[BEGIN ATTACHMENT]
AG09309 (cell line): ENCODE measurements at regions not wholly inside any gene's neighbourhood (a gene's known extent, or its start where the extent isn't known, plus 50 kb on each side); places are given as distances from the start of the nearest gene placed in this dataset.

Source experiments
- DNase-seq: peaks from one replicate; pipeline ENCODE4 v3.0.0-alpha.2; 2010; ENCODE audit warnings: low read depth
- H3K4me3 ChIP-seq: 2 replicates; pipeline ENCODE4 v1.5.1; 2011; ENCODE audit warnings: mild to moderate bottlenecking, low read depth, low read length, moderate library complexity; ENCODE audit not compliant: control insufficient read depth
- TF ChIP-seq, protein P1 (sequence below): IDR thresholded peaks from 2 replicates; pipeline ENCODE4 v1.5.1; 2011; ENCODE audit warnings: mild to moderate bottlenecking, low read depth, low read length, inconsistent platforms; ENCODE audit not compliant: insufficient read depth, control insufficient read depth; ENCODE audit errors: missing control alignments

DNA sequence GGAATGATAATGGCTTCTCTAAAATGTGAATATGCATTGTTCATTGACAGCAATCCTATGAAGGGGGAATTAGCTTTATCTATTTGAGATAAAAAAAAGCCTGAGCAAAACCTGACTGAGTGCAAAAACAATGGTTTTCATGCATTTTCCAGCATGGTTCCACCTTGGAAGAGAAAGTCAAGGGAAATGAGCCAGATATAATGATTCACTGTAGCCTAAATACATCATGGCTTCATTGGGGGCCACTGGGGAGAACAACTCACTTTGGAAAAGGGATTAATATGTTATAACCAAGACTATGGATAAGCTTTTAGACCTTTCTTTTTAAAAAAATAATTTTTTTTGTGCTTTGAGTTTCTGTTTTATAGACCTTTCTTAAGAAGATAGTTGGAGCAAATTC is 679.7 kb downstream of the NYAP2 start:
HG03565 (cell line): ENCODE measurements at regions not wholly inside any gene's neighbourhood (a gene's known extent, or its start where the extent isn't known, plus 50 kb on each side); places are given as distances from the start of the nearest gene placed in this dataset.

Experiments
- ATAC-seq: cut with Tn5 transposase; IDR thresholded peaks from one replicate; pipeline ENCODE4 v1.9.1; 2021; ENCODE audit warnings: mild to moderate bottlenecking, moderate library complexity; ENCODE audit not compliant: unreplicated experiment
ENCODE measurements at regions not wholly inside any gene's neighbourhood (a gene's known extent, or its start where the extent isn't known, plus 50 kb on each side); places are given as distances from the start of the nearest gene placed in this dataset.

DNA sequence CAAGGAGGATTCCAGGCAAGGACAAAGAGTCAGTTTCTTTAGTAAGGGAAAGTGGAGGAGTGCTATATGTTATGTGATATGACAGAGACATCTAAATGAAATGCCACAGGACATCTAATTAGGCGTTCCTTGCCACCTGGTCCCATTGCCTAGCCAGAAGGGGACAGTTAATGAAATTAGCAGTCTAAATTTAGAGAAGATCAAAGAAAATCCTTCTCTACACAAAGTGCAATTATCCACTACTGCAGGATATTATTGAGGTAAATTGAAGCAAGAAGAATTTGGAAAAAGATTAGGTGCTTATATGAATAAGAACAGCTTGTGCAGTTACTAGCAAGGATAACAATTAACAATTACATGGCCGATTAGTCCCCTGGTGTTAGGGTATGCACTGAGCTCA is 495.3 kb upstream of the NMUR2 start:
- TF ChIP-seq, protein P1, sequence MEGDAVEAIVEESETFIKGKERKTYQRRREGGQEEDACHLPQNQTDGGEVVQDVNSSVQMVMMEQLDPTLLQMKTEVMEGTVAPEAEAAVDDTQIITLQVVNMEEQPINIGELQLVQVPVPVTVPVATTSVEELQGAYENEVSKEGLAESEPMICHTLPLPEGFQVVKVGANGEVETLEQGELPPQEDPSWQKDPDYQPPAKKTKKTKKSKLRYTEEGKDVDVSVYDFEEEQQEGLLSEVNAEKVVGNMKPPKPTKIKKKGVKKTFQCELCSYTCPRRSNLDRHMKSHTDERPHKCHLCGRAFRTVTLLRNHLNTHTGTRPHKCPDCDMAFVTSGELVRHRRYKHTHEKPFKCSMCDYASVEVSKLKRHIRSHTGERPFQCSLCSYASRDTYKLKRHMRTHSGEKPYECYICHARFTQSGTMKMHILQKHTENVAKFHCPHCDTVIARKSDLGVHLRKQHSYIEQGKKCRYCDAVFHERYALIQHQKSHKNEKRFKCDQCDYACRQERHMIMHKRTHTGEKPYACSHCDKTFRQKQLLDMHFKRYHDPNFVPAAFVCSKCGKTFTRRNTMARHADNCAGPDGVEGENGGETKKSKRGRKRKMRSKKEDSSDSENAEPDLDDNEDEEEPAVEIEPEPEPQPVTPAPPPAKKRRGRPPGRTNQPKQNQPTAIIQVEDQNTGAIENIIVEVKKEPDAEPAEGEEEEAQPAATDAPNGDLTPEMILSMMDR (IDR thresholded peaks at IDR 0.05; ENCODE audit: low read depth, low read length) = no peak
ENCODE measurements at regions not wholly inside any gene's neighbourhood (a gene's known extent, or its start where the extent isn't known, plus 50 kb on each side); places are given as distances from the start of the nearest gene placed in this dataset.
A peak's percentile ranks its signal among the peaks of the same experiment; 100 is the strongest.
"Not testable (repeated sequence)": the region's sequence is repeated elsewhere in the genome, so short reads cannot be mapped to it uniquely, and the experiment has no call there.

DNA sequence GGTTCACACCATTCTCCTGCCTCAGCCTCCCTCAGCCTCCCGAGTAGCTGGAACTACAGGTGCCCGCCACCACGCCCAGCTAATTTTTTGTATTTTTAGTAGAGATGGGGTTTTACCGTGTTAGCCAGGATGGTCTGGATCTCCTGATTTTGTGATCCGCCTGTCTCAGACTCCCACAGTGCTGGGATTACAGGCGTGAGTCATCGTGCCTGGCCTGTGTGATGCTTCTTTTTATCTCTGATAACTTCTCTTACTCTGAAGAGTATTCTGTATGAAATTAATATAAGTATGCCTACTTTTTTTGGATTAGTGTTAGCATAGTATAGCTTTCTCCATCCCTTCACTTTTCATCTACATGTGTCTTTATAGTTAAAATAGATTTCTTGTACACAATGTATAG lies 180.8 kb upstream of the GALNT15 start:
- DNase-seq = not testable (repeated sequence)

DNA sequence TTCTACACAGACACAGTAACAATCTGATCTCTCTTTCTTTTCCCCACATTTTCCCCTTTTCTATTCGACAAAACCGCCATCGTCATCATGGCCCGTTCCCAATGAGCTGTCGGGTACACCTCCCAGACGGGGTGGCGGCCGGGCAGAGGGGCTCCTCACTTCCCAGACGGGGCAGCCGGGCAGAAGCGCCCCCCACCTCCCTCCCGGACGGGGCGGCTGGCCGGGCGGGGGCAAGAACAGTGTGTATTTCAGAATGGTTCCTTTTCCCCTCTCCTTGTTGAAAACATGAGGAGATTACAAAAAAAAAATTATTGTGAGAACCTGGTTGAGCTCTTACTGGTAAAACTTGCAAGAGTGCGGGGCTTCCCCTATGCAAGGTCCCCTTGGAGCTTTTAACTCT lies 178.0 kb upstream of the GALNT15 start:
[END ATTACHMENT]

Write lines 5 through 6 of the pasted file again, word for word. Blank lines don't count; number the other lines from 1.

- TF ChIP-seq, protein P1 (sequence below): IDR thresholded peaks from 2 replicates; pipeline ENCODE4 v1.5.1; 2011; ENCODE audit warnings: mild to moderate bottlenecking, low read depth, low read length, inconsistent platforms; ENCODE audit not compliant: insufficient read depth, control insufficient read depth; ENCODE audit errors: missing control alignments

DNA sequence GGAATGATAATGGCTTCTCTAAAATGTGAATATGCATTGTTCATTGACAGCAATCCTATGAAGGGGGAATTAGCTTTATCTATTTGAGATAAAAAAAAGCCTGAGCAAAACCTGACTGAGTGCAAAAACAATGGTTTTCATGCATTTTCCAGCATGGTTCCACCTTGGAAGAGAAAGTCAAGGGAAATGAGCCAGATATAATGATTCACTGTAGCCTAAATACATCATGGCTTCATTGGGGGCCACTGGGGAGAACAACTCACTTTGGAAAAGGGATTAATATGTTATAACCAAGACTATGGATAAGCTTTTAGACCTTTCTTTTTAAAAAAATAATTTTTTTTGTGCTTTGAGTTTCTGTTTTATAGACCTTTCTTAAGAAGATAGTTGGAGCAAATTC is 679.7 kb downstream of the NYAP2 start: